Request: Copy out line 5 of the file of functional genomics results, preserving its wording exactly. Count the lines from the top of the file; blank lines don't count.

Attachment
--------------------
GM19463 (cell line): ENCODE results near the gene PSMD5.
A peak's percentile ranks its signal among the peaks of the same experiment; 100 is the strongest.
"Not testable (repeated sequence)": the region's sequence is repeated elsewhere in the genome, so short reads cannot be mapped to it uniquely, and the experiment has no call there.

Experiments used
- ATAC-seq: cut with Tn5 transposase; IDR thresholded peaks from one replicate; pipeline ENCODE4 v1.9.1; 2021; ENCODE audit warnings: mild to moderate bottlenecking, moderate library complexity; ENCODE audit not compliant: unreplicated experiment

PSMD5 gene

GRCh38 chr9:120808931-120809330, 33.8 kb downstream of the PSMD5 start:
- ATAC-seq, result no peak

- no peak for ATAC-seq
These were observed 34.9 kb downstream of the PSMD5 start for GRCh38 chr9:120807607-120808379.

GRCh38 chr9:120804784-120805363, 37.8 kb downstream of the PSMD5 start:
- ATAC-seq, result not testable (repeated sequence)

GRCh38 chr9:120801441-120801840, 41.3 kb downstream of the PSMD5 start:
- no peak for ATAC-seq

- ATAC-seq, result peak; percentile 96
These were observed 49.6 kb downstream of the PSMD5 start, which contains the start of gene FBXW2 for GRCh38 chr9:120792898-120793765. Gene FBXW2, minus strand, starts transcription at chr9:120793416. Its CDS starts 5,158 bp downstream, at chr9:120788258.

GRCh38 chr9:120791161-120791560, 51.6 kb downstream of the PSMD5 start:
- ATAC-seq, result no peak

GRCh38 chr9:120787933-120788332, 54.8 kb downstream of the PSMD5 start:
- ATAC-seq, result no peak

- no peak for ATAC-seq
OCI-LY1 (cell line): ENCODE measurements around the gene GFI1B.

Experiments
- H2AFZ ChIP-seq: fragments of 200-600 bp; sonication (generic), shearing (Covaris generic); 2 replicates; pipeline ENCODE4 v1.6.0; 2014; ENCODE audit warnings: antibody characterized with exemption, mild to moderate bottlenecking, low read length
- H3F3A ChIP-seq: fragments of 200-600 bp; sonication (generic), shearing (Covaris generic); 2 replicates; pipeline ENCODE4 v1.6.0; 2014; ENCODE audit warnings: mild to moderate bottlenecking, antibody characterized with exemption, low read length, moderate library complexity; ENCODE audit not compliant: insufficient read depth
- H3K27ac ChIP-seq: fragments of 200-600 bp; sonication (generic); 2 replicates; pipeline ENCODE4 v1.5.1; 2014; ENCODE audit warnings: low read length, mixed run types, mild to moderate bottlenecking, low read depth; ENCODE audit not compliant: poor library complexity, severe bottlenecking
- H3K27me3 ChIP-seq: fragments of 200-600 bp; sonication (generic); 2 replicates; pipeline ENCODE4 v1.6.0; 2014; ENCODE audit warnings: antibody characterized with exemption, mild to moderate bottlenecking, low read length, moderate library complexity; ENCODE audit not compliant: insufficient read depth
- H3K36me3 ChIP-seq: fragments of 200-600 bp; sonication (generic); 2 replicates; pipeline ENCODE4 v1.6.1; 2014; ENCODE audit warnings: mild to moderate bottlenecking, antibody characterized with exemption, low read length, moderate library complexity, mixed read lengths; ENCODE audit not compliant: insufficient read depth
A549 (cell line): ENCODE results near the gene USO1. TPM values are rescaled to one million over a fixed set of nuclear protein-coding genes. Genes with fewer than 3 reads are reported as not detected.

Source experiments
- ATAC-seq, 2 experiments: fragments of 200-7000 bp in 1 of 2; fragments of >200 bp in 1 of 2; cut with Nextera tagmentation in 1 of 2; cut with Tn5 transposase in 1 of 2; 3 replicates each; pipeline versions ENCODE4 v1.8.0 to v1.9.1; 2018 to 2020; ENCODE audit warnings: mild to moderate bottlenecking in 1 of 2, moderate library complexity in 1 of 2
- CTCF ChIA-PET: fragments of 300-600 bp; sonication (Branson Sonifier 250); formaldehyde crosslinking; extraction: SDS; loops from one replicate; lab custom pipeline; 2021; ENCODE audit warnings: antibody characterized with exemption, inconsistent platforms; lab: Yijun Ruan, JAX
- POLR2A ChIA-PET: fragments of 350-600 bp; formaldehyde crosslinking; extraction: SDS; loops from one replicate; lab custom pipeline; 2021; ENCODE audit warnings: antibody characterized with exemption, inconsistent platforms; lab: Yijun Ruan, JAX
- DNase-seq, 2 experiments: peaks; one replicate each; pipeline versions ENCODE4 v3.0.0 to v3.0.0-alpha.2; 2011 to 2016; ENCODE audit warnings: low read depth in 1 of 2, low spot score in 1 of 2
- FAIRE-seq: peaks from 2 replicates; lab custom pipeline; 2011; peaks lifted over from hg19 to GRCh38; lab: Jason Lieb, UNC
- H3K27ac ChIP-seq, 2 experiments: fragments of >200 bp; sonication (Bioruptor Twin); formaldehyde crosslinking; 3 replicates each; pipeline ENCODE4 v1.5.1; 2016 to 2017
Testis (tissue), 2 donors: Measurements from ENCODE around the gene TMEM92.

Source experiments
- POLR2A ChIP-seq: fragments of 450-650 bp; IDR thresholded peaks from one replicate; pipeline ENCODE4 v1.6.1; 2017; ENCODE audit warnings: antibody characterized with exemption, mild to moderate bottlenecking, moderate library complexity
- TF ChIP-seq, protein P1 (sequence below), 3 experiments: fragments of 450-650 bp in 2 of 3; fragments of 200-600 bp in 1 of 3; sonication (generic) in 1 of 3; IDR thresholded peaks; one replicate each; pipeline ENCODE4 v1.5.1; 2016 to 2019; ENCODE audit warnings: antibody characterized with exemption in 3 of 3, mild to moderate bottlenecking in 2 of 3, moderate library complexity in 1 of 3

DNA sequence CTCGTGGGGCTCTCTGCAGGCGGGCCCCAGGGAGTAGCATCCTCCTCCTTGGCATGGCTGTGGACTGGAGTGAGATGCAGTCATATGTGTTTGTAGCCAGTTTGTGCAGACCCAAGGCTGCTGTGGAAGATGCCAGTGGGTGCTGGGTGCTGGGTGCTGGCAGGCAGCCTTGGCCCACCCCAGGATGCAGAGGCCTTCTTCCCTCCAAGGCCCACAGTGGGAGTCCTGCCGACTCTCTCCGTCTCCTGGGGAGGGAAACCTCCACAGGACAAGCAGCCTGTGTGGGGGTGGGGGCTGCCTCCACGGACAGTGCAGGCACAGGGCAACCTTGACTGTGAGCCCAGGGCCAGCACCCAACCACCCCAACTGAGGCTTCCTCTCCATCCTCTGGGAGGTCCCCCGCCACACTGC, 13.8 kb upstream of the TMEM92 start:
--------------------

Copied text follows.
- ATAC-seq: cut with Tn5 transposase; IDR thresholded peaks from one replicate; pipeline ENCODE4 v1.9.1; 2021; ENCODE audit warnings: mild to moderate bottlenecking, moderate library complexity; ENCODE audit not compliant: unreplicated experiment